First page
Milky way
Spiral galaxies
Elliptical galaxies
Irregular galaxies
Find out more

the Small Magellanic cloud As many as 25 percent of all galaxies cannot be categorised into either spiral or elliptical and are therefore called irregular galaxies. They have 20 to 50 percent of their mass in interstellar matter, gas and dust, and this is why these galaxies have active star formation regions with many bright, young star clusters and clouds of ionized gas.

Irregulars don't show any trace of circular symmetry but have a chaotic and irregular appereance. The stars are distributed at random throughout the galaxy and this is why most irregulars are small and faint. It's believed that dwarf irregulars could be the most common type of galaxy in the universe, but since dwarf galaxies far away are too faint to spot we can't know for sure.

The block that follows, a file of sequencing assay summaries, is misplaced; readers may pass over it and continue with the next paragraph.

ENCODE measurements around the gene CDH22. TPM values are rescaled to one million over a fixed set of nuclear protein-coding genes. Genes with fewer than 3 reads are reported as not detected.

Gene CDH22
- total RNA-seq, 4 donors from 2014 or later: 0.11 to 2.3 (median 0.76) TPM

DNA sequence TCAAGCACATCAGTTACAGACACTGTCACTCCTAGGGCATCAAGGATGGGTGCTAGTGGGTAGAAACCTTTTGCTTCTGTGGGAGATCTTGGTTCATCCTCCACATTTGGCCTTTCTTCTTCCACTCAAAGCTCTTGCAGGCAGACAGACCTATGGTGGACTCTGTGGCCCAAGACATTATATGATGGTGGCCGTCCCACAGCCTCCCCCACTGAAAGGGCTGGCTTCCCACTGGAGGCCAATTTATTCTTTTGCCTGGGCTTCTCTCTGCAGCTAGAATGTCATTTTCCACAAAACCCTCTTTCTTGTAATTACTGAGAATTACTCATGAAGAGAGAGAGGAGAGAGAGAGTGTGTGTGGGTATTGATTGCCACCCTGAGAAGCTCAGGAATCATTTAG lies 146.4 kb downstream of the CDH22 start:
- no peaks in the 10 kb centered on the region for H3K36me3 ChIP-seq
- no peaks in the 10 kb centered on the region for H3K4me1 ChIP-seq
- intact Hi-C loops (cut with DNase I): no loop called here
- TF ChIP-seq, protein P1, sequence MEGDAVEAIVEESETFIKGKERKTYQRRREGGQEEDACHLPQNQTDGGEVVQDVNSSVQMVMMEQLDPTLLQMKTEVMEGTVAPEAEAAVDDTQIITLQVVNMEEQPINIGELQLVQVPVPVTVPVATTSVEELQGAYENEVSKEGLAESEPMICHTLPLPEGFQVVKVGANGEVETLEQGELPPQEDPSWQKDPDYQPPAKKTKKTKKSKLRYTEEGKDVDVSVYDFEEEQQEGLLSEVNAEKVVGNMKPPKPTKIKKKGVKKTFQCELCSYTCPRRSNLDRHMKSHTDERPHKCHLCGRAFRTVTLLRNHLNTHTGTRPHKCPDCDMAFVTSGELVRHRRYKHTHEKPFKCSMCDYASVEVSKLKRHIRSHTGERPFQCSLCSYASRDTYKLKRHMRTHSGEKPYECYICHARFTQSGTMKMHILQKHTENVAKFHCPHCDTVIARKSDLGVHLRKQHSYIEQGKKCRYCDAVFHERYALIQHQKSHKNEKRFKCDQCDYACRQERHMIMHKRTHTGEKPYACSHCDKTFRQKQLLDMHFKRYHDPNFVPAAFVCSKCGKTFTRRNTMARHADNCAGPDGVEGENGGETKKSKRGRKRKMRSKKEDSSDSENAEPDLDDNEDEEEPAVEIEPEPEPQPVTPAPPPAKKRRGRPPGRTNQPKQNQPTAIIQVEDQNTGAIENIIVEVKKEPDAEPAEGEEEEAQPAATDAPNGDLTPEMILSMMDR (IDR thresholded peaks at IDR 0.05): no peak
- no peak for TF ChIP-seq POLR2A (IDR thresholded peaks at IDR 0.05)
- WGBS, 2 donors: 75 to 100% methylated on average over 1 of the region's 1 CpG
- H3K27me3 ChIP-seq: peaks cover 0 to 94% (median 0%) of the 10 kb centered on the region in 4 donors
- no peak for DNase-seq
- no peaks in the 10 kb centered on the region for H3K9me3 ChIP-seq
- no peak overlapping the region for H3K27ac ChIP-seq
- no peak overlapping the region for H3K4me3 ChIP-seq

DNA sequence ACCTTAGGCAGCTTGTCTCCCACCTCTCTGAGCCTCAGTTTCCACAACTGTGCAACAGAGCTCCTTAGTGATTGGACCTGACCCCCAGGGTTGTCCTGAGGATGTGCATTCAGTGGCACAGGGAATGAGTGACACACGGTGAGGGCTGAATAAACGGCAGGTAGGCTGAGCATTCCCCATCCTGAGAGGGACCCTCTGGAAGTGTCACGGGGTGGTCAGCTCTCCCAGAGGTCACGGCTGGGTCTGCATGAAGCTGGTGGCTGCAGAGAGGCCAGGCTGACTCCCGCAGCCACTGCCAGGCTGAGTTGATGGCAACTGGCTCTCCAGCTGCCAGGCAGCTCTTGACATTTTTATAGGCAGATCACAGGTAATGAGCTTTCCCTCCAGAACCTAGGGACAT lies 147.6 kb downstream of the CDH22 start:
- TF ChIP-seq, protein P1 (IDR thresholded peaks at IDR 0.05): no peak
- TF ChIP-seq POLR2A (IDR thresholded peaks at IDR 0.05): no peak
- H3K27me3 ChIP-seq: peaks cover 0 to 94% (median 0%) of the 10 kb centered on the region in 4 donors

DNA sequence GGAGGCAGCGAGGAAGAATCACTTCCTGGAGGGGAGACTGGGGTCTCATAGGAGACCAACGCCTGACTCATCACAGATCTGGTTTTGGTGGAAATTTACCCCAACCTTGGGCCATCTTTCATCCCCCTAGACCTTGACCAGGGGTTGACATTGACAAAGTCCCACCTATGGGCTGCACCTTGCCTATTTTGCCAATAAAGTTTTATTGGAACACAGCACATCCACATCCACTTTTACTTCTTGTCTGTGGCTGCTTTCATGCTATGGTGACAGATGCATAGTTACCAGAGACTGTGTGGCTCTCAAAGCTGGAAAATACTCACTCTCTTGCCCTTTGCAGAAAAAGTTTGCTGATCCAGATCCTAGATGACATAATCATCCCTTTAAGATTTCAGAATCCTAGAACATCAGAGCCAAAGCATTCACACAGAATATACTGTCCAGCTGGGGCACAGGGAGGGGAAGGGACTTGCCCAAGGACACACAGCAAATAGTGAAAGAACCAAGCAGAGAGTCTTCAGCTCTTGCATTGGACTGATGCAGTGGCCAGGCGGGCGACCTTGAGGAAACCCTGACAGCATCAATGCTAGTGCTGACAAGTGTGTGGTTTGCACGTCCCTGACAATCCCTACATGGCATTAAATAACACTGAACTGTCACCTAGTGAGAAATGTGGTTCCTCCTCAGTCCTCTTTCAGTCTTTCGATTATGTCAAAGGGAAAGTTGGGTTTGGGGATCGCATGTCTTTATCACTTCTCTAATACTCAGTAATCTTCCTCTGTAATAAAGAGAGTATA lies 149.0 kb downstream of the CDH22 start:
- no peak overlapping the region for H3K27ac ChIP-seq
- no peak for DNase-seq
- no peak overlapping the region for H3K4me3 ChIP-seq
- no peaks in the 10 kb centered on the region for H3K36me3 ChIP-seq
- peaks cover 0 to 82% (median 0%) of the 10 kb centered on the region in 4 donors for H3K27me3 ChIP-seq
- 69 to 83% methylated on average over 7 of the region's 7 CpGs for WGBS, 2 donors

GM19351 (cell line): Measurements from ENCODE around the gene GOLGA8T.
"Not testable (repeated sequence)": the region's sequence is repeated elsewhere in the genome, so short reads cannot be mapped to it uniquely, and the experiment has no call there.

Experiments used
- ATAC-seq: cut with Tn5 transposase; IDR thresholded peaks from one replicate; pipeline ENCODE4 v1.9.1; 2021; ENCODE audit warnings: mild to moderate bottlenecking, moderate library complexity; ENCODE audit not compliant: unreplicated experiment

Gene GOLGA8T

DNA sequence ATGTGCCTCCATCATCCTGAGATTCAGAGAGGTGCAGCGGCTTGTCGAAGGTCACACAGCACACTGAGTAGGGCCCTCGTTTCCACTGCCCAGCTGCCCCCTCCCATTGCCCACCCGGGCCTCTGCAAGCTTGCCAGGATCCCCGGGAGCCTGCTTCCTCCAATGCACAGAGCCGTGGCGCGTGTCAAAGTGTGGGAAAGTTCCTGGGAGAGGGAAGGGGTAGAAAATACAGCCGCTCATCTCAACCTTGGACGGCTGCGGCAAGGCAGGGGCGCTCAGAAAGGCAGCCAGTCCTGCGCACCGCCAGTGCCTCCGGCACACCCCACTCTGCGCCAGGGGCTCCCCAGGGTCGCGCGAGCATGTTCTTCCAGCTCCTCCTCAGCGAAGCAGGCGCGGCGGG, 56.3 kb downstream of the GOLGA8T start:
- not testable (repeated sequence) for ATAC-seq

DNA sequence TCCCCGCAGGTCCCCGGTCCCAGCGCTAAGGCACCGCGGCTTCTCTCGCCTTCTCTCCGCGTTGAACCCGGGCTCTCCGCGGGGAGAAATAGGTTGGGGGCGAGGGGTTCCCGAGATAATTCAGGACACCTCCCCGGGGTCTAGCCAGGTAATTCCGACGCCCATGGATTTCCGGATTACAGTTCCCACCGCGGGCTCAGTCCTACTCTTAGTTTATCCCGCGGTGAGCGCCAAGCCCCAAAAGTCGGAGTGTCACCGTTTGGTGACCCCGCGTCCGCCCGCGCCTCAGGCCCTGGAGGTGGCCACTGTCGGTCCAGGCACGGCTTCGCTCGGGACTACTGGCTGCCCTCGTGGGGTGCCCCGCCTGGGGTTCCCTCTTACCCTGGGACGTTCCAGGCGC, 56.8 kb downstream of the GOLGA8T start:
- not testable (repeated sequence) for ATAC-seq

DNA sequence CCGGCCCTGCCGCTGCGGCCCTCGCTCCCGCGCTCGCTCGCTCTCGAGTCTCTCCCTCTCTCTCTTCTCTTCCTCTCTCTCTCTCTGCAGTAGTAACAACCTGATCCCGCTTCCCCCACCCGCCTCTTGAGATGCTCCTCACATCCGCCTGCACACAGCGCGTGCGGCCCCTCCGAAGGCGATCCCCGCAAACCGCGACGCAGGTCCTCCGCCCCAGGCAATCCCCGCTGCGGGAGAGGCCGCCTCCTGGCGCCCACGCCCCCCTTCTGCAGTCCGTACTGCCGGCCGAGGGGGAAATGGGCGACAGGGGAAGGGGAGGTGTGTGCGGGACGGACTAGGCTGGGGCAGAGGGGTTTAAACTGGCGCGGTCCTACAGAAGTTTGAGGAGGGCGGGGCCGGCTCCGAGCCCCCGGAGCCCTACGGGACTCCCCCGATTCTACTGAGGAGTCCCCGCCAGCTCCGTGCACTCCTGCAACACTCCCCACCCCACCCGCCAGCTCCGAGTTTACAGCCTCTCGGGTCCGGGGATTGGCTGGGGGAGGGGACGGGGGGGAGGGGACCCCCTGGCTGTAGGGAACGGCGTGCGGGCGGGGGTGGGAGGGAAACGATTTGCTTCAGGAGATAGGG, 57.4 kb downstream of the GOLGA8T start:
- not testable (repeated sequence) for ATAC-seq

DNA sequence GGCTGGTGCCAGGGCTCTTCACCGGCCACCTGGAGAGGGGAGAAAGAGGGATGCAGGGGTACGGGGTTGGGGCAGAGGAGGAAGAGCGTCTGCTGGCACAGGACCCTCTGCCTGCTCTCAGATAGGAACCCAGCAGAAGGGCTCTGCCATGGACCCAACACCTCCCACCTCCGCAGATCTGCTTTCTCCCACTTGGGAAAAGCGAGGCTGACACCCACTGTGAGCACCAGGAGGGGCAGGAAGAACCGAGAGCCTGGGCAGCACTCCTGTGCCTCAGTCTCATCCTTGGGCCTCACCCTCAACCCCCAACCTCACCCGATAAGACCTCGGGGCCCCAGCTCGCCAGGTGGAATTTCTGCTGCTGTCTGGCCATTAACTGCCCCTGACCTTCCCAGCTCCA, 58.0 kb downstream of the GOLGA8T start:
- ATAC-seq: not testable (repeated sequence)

the Large Magellanic cloud The most well known irregular galaxies are the large and small Magellanic clouds which can be seen as fuzzy clouds from the Southern Hemisphere. They orbit the Milky way and are our closest extragalactic neighbours, only about one-tenth as distant as our closest spiral galaxy, Andromeda. The images on this page are of the large (above) and small (left) Magellanic clouds.

26th July 2000
Sarah Amandusson